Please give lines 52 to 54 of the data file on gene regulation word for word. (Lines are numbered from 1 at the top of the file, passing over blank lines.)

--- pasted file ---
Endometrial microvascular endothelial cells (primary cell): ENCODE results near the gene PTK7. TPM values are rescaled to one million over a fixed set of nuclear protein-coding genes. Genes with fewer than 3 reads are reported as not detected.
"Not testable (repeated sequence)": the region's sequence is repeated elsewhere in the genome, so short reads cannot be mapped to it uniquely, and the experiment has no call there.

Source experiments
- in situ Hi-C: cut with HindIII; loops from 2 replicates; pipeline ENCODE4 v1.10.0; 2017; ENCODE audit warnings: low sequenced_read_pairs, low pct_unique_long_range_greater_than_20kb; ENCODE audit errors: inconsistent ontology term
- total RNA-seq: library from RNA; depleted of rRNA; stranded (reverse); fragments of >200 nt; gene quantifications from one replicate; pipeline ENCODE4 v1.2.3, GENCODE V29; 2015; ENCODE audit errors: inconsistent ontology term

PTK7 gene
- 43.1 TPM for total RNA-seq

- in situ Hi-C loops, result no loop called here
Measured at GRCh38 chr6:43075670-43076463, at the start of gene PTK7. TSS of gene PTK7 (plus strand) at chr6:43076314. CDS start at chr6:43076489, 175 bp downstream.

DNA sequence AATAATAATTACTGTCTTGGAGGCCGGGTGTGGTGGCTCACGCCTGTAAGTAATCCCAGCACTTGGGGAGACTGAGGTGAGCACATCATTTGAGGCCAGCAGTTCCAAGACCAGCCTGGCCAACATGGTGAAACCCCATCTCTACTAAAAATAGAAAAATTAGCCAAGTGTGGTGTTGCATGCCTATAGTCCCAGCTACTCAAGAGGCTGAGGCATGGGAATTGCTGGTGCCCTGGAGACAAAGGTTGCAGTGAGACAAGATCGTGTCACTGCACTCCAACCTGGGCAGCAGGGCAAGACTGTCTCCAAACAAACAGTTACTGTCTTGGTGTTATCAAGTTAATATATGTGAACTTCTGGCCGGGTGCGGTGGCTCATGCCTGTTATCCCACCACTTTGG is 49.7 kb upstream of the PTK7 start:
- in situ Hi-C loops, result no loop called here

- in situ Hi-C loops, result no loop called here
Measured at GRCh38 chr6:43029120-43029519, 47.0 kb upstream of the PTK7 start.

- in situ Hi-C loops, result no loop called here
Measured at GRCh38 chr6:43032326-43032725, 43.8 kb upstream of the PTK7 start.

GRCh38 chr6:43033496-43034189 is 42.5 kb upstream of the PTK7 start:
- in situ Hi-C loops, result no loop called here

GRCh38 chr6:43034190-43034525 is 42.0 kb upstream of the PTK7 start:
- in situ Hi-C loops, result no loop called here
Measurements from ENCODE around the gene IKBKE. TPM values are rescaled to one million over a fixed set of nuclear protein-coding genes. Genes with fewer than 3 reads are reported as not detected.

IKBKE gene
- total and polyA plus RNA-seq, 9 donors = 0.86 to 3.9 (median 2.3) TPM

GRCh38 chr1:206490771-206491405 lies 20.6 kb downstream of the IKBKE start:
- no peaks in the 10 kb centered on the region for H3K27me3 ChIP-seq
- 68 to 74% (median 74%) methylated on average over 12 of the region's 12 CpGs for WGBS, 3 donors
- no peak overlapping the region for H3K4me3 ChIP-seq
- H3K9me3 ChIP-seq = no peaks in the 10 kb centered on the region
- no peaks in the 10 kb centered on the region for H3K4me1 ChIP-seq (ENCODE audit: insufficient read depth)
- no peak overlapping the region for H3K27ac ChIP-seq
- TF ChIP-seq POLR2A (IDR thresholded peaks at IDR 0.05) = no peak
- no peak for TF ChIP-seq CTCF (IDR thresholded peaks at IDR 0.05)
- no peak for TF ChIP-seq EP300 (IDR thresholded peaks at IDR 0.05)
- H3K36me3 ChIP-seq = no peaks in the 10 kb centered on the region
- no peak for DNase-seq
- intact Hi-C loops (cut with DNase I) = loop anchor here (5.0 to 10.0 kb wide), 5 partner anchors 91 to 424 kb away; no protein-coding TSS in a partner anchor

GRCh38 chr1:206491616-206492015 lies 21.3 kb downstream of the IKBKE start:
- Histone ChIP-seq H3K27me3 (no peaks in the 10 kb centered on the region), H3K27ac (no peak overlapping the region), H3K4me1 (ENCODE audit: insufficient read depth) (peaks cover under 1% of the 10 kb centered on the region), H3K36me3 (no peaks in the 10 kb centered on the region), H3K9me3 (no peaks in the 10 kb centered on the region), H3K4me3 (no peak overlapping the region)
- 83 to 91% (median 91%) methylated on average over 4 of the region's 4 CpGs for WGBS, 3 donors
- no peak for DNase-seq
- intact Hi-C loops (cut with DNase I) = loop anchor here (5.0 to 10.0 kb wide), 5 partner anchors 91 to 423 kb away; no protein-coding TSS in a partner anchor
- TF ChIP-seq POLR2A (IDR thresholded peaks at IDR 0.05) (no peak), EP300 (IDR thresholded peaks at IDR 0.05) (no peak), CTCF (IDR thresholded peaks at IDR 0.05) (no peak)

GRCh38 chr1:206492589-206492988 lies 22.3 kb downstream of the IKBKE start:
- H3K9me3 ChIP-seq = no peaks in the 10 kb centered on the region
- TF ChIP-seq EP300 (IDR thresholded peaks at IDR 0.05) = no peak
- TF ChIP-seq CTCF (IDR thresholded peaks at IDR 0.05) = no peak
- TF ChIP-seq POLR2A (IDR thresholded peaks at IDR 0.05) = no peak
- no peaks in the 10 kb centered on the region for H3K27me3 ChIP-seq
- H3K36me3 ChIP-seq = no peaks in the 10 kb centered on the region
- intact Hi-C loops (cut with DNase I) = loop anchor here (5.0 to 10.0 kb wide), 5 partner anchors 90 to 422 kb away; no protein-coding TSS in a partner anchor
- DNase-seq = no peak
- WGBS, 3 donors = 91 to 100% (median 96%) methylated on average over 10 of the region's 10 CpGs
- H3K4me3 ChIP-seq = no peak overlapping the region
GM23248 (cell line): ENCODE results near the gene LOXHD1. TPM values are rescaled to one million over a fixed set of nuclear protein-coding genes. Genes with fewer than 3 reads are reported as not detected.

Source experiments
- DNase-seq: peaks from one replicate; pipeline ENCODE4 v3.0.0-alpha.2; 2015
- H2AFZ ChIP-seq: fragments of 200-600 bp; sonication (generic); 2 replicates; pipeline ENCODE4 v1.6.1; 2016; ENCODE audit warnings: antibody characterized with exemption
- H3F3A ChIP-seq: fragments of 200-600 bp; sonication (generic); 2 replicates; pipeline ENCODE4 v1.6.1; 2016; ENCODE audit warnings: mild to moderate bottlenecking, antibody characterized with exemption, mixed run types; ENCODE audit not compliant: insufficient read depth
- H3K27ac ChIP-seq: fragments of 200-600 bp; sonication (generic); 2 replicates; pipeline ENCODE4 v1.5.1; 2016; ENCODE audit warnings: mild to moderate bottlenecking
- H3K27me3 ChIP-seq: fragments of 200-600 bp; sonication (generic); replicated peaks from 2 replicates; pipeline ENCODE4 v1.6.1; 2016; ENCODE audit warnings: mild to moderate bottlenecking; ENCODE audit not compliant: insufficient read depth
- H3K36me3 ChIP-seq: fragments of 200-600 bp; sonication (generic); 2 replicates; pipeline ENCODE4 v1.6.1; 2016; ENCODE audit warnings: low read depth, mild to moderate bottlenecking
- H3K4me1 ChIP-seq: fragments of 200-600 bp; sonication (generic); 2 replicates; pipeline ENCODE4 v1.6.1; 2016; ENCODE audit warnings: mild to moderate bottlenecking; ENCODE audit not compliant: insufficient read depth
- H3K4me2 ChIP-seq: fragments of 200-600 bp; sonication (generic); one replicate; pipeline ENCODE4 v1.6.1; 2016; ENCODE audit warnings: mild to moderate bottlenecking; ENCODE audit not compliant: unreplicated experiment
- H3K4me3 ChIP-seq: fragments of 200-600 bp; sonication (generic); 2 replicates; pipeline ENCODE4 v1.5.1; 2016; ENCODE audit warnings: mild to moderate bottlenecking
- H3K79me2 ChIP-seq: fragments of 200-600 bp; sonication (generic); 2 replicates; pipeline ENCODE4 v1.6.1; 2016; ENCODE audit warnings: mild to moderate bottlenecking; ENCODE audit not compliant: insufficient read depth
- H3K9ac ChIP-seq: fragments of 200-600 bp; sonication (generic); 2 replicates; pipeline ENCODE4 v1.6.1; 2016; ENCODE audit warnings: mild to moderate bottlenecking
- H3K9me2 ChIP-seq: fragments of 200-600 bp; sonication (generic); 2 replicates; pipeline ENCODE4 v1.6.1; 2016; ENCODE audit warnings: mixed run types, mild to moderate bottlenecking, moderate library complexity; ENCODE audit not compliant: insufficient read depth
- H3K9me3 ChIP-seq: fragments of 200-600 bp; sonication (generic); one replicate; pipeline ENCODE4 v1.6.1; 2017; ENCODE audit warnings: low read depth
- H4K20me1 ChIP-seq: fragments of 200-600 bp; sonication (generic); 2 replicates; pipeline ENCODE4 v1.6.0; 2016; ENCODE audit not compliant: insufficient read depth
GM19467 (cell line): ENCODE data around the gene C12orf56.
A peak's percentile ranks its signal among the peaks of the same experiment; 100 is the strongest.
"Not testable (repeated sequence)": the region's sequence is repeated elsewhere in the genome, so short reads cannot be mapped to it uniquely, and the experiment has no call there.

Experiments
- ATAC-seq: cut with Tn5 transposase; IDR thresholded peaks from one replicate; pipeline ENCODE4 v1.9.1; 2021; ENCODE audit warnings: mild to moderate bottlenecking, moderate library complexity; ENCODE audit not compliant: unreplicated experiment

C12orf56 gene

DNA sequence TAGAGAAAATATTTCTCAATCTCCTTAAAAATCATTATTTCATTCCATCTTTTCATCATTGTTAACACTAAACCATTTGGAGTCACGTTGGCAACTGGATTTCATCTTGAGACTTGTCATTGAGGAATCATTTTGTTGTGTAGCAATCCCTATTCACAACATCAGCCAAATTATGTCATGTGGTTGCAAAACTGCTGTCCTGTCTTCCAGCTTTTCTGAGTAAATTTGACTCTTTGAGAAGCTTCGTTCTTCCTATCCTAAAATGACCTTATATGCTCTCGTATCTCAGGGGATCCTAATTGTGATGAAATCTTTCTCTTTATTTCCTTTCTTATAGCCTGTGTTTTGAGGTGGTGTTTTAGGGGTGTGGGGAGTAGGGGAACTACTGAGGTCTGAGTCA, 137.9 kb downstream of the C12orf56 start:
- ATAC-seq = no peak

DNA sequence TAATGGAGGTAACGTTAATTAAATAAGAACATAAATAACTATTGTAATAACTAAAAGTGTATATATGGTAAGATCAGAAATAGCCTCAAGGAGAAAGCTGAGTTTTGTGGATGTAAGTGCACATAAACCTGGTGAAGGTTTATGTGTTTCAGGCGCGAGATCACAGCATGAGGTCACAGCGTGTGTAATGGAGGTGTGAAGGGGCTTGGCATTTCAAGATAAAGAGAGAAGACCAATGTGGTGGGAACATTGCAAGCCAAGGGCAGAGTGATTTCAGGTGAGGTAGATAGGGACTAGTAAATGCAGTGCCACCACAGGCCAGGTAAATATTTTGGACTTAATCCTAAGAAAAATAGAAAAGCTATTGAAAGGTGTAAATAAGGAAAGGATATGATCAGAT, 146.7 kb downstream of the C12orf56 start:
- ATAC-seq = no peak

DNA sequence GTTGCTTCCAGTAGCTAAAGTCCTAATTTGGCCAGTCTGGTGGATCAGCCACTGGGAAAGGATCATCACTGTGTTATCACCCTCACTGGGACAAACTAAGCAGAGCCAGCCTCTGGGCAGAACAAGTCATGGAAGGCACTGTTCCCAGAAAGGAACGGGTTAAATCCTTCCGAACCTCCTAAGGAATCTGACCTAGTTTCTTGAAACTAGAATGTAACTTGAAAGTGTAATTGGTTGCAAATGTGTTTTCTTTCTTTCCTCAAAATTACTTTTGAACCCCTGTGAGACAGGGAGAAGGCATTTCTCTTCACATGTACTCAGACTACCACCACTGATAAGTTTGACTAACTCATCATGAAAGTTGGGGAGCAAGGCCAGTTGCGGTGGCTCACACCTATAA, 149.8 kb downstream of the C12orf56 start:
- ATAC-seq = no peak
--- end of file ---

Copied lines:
- H3K4me3 ChIP-seq = no peak overlapping the region
GM23248 (cell line): ENCODE results near the gene LOXHD1. TPM values are rescaled to one million over a fixed set of nuclear protein-coding genes. Genes with fewer than 3 reads are reported as not detected.

Source experiments